In summary, in terms of characters and characterisation, the film is largely faithful to the novel, only omitting some characters, such as Davie Mitchell and Matty Connell. But arguably this omission only proves to strengthen what could be considered a slightly diluted story arc.
As mentioned previously, the novel is essentially one long stream of consciousness, a convoluted description of various incidents during drug-fuelled benders. In this respect, it’s difficult to say what are the key moments of the novel. But quite honestly, Boyle and screenwriter John Hodge (who was nominated for an Oscar for his work) have done an exceptional job of picking out the main events that drive the plot forward, whilst developing the rich characters of the novel. The filmmakers haven’t shied away from depicting the horrific moments that are scattered throughout. Take that heartbreaking moment where the group come down from their heroin-induced highs to find wee Dawn dead and rotting in her crib: Boyle’s depiction of this horror packs more of a punch than Welsh’s novel. While the novel is relatively deadpan in its sequence of events, it’s moments like these that benefit (not in a pleasant-to-watch way, unfortunately) from being shown on the screen.
The main, notable difference is the omission of the death of Matty Connell, which is given to Renton’s childhood friend Tommy in the film. Again, it is possible that Boyle’s depiction of Tommy’s descent into heroin addiction and subsequent contraction of HIV, and ultimately sudden death, is even more powerful than Irvine Welsh’s – though this may simply be because, over the course of the film, we grow more familiar with Tommy as a person. Does this make it better? Perhaps not, just different – but the main themes and the purpose of the death are the same, in that they give Renton the guilt, and therefore the development, he needs to drive the rest of the plot.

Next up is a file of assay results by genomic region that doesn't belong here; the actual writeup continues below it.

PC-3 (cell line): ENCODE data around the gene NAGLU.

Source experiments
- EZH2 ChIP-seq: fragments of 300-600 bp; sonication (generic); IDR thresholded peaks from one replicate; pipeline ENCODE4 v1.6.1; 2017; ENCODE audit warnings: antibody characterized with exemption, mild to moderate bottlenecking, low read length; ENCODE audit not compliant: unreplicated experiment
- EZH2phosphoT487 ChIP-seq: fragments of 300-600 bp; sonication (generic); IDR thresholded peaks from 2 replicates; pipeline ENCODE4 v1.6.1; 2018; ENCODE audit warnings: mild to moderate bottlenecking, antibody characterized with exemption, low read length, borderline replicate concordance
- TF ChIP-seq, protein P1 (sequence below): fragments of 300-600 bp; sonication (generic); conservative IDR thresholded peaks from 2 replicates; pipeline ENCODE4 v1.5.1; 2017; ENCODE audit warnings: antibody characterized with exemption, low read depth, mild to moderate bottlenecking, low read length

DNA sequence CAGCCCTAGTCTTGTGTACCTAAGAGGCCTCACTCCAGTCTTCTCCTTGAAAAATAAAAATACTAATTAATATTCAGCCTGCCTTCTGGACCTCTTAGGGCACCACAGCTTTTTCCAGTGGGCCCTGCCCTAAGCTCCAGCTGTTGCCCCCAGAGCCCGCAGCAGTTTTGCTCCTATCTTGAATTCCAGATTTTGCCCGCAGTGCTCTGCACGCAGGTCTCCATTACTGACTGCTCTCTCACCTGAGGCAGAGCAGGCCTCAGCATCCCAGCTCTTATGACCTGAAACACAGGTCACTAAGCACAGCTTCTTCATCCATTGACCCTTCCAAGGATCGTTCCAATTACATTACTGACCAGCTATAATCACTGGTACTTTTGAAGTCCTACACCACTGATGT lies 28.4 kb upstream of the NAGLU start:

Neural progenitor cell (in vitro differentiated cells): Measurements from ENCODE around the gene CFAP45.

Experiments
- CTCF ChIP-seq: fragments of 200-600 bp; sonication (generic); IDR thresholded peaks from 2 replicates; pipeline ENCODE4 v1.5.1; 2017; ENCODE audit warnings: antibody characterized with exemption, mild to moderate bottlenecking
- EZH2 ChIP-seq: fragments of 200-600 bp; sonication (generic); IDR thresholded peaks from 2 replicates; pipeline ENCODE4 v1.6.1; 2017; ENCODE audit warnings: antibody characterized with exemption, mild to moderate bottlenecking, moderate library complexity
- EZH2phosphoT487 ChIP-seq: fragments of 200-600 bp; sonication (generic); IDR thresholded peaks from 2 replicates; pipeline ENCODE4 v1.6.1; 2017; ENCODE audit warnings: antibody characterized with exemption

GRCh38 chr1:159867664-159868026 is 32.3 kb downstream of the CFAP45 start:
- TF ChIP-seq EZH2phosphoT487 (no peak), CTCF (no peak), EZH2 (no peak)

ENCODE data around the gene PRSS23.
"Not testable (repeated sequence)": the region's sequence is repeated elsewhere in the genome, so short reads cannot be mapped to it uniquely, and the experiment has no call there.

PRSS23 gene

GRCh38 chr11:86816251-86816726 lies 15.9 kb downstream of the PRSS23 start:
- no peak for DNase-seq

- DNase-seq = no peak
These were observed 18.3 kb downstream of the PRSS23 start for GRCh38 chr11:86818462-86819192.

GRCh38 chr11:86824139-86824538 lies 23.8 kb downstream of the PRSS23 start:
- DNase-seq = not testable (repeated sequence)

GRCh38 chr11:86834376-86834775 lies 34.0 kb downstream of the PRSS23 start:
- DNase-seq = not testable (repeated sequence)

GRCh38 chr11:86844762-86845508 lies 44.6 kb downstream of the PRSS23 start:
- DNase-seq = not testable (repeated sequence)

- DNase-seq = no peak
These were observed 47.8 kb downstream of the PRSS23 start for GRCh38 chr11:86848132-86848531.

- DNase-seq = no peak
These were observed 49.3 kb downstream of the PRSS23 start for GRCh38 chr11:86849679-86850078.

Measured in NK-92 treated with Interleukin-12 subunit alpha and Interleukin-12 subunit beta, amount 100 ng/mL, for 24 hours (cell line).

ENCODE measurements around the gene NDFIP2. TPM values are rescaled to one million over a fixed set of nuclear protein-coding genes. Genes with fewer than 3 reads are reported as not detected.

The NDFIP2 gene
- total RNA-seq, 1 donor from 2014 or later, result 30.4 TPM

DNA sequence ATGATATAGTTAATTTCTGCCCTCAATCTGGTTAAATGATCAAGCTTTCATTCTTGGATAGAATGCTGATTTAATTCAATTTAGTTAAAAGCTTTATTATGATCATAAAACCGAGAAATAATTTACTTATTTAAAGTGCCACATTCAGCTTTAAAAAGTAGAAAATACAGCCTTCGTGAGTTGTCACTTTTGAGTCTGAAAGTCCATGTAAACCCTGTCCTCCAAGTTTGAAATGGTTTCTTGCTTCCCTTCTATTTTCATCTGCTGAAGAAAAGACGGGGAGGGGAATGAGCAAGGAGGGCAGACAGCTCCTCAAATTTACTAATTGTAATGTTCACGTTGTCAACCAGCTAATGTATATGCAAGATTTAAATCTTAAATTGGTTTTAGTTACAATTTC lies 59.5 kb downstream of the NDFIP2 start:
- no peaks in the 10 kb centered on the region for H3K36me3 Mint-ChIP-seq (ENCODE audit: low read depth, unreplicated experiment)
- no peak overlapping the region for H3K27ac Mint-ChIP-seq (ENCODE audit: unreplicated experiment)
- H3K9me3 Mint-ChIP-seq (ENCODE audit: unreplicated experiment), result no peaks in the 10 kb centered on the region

Although there are massive differences – mostly deriving from the fact that it would be nigh-on impossible to 100% faithfully adapt such an incoherent novel – Boyle does a pretty damn fine job of detangling and making sense of difficult and at times unsympathetic subject matter. Not only does Boyle capture the essence of the late ‘80s, carefully presenting the difficulties and hardships of life on the dole in Scotland during this period, but he accurately presents both the beauty and the ugliness of each character that is so meticulously described by Welsh. And the best part? Renton’s immortal “Choose Life” monologue in the novel makes it into Boyle’s final cut in epic fashion, summarising beautifully the entire purpose of Trainspotting.